Jaw pain or pain in the temporomandibular joint (TMJ) is discomfort caused between the ears and the mouth or jaw.
According to The American Academy of Orofacial Pain, an organisation of dentists and other health professionals in the US, TMJ is a joint that holds the lower jaw below the skull. This joint is in front of the ear on both sides of the head.
Dr Mythili Kalladka, consultant, orofacial pain, temporomandibular disorders and dental sleep medicine, Manipal Hospitals, Bengaluru, tells Happiest Health that this joint can perform hinge and rotational movements. “Disorders affecting the TMJ and the associated structures are referred to as temporomandibular disorders (TMDs). TMDs can affect the hard tissues of the joint (articular disorders) or the soft tissues and muscles (muscular disorders),” she says.
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Dr Kalladka points out that a variety of biological, psychological and social factors may cause jaw pain.
The study, ‘Orofacial Pain: Prospective Evaluation and Risk Assessment (OPPERA),’ is the first longitudinal study of temporomandibular disorders to enrol more than 4,000 people over five years. The following are the risk factors the study highlights:
- History of trauma (like motor vehicle accidents)
- Facial trauma
- Oral parafunctional habits (clenching, grinding, nail-biting and jaw bracing)
- Poor oral systemic health
- Multiple painful and painless comorbid conditions such as low back pain, irritable bowel syndrome (IBS), fibromyalgia and sleep apnea
- Psychological factors such as anxiety and depression, and genetic factors
Dr Sriram Nathan, consultant, ENT, Kinder Women’s Hospital and Fertility Centre, Bengaluru, tells Happiest Health that there are several causes for jaw pain which can include infections, spasms, dislocation, TMJ arthritis and in rare cases, tumour or cancer.
Symptoms of jaw pain
Jaw pain can be constant or intermittent ranging from mild to severe, says Dr Nathan.
The pain can be accompanied by other symptoms too. According to Dr Kalladka, the usual symptoms are:
- Sounds in the jaw (like clicking, popping or grating) while opening/closing the mouth
- Stiffness or locking – the inability to open the jaw completely or being stuck in an open mouth position with the lack of ability to close the mouth
- Pain in the ears, jaw, face, head or neck
- Headaches, change in bite (the way the teeth meet)
- Ringing in the ears, dizziness
Treatment of jaw pain
Dr Nathan recalls a case study of a woman in her mid-30s who was experiencing severe pain on the right side of the jaw. She had a history of chewing hard food and also experienced episodes of the forceful opening of the mouth. Her joint was tender and her bite was not proper.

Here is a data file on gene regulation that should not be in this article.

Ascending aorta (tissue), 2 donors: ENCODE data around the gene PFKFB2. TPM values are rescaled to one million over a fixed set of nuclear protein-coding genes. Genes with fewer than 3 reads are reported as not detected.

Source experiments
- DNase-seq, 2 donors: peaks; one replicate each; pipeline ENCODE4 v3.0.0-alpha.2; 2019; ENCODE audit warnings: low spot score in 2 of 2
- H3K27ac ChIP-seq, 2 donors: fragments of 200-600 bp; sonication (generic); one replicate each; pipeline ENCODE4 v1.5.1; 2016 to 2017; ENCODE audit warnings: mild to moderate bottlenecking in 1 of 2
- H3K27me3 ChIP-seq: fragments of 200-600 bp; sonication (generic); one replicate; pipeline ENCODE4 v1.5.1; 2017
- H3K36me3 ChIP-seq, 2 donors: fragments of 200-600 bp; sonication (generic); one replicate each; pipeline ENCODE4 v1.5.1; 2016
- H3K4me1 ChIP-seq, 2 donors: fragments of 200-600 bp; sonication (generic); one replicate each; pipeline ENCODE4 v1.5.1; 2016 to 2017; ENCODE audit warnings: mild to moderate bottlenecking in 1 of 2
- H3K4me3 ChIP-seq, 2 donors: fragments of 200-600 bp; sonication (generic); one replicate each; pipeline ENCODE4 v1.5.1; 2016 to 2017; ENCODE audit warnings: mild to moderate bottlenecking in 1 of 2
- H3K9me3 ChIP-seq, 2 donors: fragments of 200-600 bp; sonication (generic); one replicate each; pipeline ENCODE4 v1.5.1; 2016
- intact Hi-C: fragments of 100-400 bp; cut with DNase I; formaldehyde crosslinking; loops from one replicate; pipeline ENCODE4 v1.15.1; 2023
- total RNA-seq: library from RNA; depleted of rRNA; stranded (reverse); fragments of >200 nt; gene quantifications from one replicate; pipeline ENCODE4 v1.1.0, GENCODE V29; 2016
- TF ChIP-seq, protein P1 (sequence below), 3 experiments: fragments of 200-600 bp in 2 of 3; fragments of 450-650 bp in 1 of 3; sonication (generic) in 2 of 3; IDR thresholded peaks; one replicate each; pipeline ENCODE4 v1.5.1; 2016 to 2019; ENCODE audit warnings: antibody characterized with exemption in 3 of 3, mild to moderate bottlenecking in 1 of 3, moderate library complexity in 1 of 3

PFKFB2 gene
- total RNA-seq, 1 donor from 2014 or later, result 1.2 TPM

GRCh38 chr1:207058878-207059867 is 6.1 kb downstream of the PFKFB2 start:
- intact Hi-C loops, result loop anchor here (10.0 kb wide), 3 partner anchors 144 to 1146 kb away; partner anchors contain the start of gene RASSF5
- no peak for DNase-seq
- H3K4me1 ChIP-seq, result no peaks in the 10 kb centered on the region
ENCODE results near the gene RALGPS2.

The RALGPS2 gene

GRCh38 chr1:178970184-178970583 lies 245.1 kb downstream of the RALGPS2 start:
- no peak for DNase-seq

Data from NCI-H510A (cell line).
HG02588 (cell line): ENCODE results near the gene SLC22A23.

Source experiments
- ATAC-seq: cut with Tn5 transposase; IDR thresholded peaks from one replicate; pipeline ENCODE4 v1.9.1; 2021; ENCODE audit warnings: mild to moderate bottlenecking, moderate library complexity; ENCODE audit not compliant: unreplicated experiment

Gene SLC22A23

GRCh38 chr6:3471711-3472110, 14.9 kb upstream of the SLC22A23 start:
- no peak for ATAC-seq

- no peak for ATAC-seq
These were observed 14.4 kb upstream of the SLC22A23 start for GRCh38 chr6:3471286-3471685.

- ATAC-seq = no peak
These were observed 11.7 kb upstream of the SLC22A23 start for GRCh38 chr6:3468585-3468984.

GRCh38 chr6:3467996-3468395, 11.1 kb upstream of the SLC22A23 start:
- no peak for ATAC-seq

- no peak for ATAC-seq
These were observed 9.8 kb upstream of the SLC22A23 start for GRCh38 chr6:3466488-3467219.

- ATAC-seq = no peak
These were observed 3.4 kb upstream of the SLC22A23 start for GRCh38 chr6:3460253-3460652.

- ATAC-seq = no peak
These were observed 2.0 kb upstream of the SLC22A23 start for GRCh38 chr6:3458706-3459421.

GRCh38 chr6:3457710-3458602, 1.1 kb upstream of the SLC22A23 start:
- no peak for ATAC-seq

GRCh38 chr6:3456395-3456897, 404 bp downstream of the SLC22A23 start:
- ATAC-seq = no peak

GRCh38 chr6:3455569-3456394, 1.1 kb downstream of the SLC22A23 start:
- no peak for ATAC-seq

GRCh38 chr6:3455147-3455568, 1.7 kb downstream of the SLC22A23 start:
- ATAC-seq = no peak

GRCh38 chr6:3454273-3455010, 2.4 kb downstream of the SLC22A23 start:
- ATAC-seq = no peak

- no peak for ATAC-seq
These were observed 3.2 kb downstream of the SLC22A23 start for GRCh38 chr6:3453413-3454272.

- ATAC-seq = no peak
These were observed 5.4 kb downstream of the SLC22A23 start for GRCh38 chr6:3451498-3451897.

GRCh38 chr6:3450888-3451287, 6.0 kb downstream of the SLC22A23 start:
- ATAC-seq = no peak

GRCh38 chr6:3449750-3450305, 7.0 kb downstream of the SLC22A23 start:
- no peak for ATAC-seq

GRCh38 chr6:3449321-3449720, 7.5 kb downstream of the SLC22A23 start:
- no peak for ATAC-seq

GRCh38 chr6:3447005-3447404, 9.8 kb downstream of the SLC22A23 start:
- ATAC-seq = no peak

Dr Nathan said to treat the pain, she was given medication and advised dental consultation to improve her bite. She was given anti-inflammatory medication with muscle relaxants and was asked to apply hot fomentation (local moist heat application like a heating pad or a warm damp towel) to ease the pain. After five days of treatment, her pain eased considerably
Maintaining dental hygiene is also important for a person suffering from jaw pain.
Lifestyle modifications, thermal compression therapy (hot or cold), short-term medications, short-term intra-oral appliances, trigger point injections, nerve blocks and physiotherapy are some of the ways to treat jaw pain, says Dr Kalladka.
Dr Nathan adds that jaw pain can be treated by medication and joint rest. Eating semi-solid food and not chewing too much or too hard on the affected side can help ease the pain. Avoiding cold air and water can also help treat the pain, he adds. In his observation, it is also important to chew equally on both sides of the jaw.
According to Dr Kalladka, lifestyle changes should aim at improving general health. Also, those with jaw pain should avoid opening their jaws wide during yawning and tongue cleaning; they should also avoid chewing for long durations. She advises people with jaw pain to eat soft food; avoid crunchy/chewy food such as nuts, popcorn and chewing gum; and large bites of burgers, paani puri (water pancake) and salads. They should also avoid biting with the front teeth directly such as eating a whole apple. Dr Kalladka says that people with jaw pain should cut down on caffeine, get regular physical activity and sleep well.
A proper diagnosis is a key to curing jaw pain, she adds. “Muscle pain should be differentiated from joint pain and other causes of facial pain. After the accurate diagnosis and required treatment, if the pain still does not resolve (in select cases) interventional techniques or surgical procedures may be required,” she says.
Exercises like jaw stretching and strengthening are also advised by doctors. “Slow movements of jaws from right to left and up and down are the exercises that can be practised,” says Dr Nathan.
“However, in case of severe TMJ pain, jaw exercises should be performed as per the instructions of a doctor or a physiotherapist,” adds Dr Kalladka.
Useful information to know how to treat different types of pain